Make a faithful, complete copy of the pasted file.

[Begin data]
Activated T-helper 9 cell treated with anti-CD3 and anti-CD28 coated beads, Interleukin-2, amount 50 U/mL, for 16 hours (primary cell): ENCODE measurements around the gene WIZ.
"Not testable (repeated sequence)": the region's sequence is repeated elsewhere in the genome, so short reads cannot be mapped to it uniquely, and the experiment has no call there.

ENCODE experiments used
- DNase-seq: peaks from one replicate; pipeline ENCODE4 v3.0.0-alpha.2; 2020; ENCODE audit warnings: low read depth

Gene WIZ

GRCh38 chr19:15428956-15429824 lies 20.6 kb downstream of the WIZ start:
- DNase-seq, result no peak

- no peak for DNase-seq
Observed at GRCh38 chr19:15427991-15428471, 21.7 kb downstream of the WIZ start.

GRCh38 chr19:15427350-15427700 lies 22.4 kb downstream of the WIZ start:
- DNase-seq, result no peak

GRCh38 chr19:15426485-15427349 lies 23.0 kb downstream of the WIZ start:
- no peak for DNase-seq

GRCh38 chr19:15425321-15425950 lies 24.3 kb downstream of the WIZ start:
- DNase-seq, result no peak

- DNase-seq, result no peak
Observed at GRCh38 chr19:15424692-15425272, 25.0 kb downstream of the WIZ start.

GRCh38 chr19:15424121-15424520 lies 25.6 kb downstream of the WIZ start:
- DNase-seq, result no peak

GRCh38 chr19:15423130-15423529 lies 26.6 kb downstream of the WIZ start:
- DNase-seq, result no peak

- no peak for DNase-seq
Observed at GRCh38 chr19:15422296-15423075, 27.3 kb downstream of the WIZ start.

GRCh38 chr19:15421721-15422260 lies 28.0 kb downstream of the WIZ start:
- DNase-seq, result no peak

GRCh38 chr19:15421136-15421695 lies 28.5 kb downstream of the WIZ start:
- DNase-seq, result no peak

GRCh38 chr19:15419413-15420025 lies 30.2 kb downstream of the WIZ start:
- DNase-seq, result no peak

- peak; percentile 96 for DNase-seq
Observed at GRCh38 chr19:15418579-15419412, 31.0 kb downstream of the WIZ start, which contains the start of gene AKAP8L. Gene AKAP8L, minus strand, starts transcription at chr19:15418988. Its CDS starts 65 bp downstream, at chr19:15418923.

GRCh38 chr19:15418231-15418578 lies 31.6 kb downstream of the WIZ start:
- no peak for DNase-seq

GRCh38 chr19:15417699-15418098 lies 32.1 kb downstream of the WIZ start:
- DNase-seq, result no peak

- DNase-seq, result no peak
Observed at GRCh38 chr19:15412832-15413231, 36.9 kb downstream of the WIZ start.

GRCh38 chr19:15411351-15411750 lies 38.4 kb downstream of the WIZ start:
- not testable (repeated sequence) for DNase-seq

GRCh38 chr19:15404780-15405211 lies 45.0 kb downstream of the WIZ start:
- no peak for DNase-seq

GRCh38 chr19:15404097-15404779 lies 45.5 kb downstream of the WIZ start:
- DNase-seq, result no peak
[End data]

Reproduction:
Activated T-helper 9 cell treated with anti-CD3 and anti-CD28 coated beads, Interleukin-2, amount 50 U/mL, for 16 hours (primary cell): ENCODE measurements around the gene WIZ.
"Not testable (repeated sequence)": the region's sequence is repeated elsewhere in the genome, so short reads cannot be mapped to it uniquely, and the experiment has no call there.

ENCODE experiments used
- DNase-seq: peaks from one replicate; pipeline ENCODE4 v3.0.0-alpha.2; 2020; ENCODE audit warnings: low read depth

Gene WIZ

GRCh38 chr19:15428956-15429824 lies 20.6 kb downstream of the WIZ start:
- DNase-seq, result no peak

- no peak for DNase-seq
Observed at GRCh38 chr19:15427991-15428471, 21.7 kb downstream of the WIZ start.

GRCh38 chr19:15427350-15427700 lies 22.4 kb downstream of the WIZ start:
- DNase-seq, result no peak

GRCh38 chr19:15426485-15427349 lies 23.0 kb downstream of the WIZ start:
- no peak for DNase-seq

GRCh38 chr19:15425321-15425950 lies 24.3 kb downstream of the WIZ start:
- DNase-seq, result no peak

- DNase-seq, result no peak
Observed at GRCh38 chr19:15424692-15425272, 25.0 kb downstream of the WIZ start.

GRCh38 chr19:15424121-15424520 lies 25.6 kb downstream of the WIZ start:
- DNase-seq, result no peak

GRCh38 chr19:15423130-15423529 lies 26.6 kb downstream of the WIZ start:
- DNase-seq, result no peak

- no peak for DNase-seq
Observed at GRCh38 chr19:15422296-15423075, 27.3 kb downstream of the WIZ start.

GRCh38 chr19:15421721-15422260 lies 28.0 kb downstream of the WIZ start:
- DNase-seq, result no peak

GRCh38 chr19:15421136-15421695 lies 28.5 kb downstream of the WIZ start:
- DNase-seq, result no peak

GRCh38 chr19:15419413-15420025 lies 30.2 kb downstream of the WIZ start:
- DNase-seq, result no peak

- peak; percentile 96 for DNase-seq
Observed at GRCh38 chr19:15418579-15419412, 31.0 kb downstream of the WIZ start, which contains the start of gene AKAP8L. Gene AKAP8L, minus strand, starts transcription at chr19:15418988. Its CDS starts 65 bp downstream, at chr19:15418923.

GRCh38 chr19:15418231-15418578 lies 31.6 kb downstream of the WIZ start:
- no peak for DNase-seq

GRCh38 chr19:15417699-15418098 lies 32.1 kb downstream of the WIZ start:
- DNase-seq, result no peak

- DNase-seq, result no peak
Observed at GRCh38 chr19:15412832-15413231, 36.9 kb downstream of the WIZ start.

GRCh38 chr19:15411351-15411750 lies 38.4 kb downstream of the WIZ start:
- not testable (repeated sequence) for DNase-seq

GRCh38 chr19:15404780-15405211 lies 45.0 kb downstream of the WIZ start:
- no peak for DNase-seq

GRCh38 chr19:15404097-15404779 lies 45.5 kb downstream of the WIZ start:
- DNase-seq, result no peak